The Sikhs charged magnificently. They got into the town, and the houses were the scenes of many a hand-to-hand fight. One Sikh brought back three prisoners. He had cornered eight Germans in a room, he said, and went for them with the cold steel. Five of the enemy were killed outright. Asked why he stopped, he naively explained that his arm had tired, so he spared the remaining three and brought them back as evidence of his prowess.
Close quarter fighting and individual conflicts in the buildings of the town scattered the Sikhs. Soon the Germans brought back a couple of machine-guns into play at the end of a street mowing down the big black fellows in squads as they came within range. Their officers were down save one or two. No cohesive body could be formed to take the quick-firers, so back the Sikhs came straggling and demoralised, the effect of their splendid charge largely nullified by their inexperience of this kind of warfare.” (pages 266-267)
The number of identified casualties was 4742. I looked at one name at random- it was Amar Singh. I found the list to contain 20 Amar Singhs from India who died in the battle of Neueve Chapelle. Further checking revealed that 11 out of the 20 were Sikhs and 9 Grwhalis. Besides there were two Amar Bahadurs from Nepal! The next name I saw was of Channan Singh and found a list of 6 Chanan Singhs who fought to death at that ground. One of the Indian soldiers whose name is engraved there was Rifleman Gobar Singh Negi, of 2nd /39th Garhwal Rifles, hailing from Manjaur in Tehri Garhwal, the then United Provinces, who was awarded the Victoria Cross, “For most conspicuous bravery on 10th March, 1915, at Neuve-Chapelle.” There are names of soldiers coming from Rajasthan, Maharashtra, the undivided Punjab and Nepal. They all fought side by side and died side by side.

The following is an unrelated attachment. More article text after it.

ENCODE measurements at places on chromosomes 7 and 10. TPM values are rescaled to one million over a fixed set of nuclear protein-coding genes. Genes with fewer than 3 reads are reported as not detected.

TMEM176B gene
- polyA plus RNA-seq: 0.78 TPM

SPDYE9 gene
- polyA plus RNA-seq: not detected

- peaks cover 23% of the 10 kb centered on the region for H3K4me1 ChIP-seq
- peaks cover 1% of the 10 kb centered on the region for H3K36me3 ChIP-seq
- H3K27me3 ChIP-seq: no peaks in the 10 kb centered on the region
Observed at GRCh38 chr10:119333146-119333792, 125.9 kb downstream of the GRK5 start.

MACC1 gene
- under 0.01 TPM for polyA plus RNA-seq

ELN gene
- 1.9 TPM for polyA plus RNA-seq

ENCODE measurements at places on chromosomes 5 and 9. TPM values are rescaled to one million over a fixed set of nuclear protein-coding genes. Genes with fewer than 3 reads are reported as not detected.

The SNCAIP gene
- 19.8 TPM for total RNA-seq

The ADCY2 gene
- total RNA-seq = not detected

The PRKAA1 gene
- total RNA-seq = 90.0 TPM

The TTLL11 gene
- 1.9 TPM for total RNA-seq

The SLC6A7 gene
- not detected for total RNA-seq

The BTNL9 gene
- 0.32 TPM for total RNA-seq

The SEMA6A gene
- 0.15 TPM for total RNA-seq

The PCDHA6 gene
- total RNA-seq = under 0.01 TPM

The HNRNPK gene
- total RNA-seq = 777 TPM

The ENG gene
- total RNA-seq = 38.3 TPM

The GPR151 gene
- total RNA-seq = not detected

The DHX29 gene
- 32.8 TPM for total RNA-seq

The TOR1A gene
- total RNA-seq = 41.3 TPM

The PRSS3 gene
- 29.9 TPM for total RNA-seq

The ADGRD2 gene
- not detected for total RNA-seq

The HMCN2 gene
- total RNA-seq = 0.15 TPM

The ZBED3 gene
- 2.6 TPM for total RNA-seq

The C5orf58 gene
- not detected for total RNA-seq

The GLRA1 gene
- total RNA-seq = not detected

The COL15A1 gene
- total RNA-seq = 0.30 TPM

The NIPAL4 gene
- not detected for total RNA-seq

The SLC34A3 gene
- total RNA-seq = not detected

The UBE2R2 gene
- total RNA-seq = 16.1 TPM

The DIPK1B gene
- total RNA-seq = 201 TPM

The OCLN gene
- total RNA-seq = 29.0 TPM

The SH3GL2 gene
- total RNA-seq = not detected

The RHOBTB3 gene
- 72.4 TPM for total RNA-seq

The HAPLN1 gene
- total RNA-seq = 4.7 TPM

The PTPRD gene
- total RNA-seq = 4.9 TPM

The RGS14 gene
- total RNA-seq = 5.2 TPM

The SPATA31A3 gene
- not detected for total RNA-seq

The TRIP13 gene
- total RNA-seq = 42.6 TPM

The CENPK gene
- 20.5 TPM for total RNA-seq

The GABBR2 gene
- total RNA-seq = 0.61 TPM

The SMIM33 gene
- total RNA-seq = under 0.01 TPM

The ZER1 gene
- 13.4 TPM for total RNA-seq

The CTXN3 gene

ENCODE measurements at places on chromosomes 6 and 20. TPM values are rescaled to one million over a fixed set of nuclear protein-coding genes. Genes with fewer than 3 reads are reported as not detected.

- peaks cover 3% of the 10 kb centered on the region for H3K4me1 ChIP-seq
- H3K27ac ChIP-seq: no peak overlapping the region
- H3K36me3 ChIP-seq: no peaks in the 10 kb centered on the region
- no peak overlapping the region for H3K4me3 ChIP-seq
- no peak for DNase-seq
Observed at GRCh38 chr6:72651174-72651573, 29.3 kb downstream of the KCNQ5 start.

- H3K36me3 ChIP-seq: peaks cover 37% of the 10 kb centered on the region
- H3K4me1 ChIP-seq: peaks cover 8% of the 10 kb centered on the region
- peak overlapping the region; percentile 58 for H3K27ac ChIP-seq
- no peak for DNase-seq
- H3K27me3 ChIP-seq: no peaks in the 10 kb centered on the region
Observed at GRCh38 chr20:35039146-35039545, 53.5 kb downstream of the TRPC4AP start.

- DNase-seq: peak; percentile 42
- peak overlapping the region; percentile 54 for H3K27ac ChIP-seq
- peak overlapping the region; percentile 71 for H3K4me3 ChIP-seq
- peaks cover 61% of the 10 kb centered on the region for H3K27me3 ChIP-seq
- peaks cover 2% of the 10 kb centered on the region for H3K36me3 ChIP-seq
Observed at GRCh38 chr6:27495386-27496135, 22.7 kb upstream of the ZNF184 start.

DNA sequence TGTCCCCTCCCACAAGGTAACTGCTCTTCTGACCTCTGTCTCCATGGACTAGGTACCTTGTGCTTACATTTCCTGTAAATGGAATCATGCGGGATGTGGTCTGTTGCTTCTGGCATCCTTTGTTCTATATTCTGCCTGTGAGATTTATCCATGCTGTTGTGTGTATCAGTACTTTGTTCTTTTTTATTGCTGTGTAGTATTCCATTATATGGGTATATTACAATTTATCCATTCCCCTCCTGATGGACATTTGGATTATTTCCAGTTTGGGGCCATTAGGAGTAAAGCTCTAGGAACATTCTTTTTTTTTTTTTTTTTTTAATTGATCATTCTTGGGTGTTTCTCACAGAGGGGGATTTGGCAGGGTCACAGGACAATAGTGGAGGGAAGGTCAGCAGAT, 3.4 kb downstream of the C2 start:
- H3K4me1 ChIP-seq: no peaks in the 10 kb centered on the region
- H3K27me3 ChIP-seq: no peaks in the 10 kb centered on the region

A number of questions came to my mind? What were these soldiers, coming from different parts of India fighting for in that far away land? Was it their War? Were they defending their own country or were they trying to conquer new territories for their country? The answers to all the above are sadly depressing.
Photos text and copyright: K.J.S.Chatrath 2014